* Casseeda, a poem corresponding nearly to an epigram.
+ Feringistan, Europe. VOL. XVI.
When we had seated ourselves, and standing for a week ; but now she will taken a cup of coffee, I opened to her be ashamed of herself, and she will be the business of my mission, and spoke unhappy till she has done something of her husband in terms so handsome, to remove the unfavourable impression as could not fail to make her proud of which she knows she has left upon him.
She thanked me for my good your mind.” opinion of him civilly enough, but The Khan judged rightly. The lasaid, that all these qualities were more dy presently returned in another mood than counterbalanced by his vices. - she came into the room weeping, She made bitter complaints of his ha and told me, it was very hard, that, ving taken a young wite, to whom he after having born the Khan two sons, gave more money and finer clothes she should be treated by him so badly. than to her, though she had born “ Since his young wife has come to the him two sons. Only think,” said house,” said she, “ he has taken no she," he told me yesterday that I was more notice of me than if I was a an old fool, for painting my eyebrows; hubbushee.”+ and no longer ago than the night be After some difficulty, I persuaded fore last, when he ought to have been her to sit down between the Khan and in my room, I found him in his own myself, and reasoned with her on the apartment, with a young slave-girl subject. While I was speaking, the assisting him to undress, because, for Khan once or twice whispered somesooth, he had a pain in his shoulder, thing in her ear. At first she only anand could not pull off his own coat. swered him by a look of surprise, and And, for all this, he tells me that I am even of indignation ; but, however, he too old to paint my eyebrows !—Why, persevered, and, on his second attempt, he is at least twenty years older than I she deigned to call him an old ass ; on am! Shame upon him !-an old grey- the third, she was forced to smile, and headed man like him. But no matter gave the Khan a small pat on the -If he thinks me not worth the trouble cheek, which had more of kindness in of painting my eyebrows, I can tell him it than of anger. It was evident that that there are others--yes, others, the quarrel was now at an end; I acyounger and better-looking than ever cordingly took another pipe of very he was, who think , differently.—He, good Tuhbust tobacco, which the Khan ndeed, to call me old !-tuh* upon his preferred to that of Sh eraz, and debeard !- I would not give that for parted ; for the hour was approaching him!”-accompanying her words with when I hoped to see the lovely Meia loud crack of her fingers, and almostram, and hear the rest of her story. at the same moment bouncing out of I went to the Haram-Khanah on the room. I looked at the Khan in foot, for the first time, and entered so astonishinent. He shook his head, and quietly, that I was quite unperceived, spoke not a word.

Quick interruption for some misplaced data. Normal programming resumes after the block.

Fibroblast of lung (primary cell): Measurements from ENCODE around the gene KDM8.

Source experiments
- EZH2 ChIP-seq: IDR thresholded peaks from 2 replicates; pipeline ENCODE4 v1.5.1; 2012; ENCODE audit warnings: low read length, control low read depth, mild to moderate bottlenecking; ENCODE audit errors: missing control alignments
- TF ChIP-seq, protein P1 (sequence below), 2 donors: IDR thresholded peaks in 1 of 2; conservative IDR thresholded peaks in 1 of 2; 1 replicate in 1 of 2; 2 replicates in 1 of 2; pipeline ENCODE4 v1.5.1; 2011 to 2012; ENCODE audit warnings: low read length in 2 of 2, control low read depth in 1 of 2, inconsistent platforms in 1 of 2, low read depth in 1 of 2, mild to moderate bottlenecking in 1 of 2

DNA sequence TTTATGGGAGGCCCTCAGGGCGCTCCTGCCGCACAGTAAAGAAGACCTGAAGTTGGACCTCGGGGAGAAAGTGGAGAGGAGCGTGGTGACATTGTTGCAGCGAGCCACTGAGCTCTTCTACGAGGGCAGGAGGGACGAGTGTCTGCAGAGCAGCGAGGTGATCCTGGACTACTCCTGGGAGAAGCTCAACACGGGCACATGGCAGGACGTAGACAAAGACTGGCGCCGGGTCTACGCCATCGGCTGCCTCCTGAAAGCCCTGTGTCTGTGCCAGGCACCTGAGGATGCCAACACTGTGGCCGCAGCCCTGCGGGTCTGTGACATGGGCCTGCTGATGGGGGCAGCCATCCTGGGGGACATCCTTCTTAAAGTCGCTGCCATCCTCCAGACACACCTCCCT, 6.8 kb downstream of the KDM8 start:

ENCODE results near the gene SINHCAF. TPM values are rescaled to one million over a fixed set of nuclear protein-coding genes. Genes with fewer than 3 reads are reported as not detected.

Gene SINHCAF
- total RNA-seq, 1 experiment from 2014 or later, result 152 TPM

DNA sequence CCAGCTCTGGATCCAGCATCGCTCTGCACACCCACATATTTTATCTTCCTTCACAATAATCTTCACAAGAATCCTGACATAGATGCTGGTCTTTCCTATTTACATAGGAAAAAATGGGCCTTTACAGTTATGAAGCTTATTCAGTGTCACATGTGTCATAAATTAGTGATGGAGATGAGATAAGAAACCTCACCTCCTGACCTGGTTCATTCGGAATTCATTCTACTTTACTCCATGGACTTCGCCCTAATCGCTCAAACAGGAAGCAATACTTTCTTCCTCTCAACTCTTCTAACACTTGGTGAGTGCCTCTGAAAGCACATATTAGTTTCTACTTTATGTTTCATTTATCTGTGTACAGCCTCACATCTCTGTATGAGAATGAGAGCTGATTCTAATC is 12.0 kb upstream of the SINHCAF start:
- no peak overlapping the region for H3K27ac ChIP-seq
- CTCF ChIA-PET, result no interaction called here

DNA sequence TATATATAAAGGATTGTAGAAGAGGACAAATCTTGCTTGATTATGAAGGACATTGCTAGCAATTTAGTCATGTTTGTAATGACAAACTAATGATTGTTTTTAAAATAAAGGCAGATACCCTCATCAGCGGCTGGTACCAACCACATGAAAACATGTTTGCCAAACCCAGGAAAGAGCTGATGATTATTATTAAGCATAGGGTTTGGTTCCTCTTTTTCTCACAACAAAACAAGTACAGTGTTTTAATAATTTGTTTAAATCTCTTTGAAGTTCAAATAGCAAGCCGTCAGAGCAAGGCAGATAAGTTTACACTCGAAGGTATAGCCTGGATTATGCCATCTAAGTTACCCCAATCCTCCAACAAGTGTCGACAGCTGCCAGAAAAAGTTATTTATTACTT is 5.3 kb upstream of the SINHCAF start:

except by the eunuchs at the gate, who I felt myself under the necessity of rose and saluted me as I passed them. expressing my regret that I had not I had no sooner entered, however, been able to do any good, and propo- than I was beset by half the slavesed to return again in the evening, women in the place, each eager to atwhen I hoped to be more success tract my attention to the narrative of ful.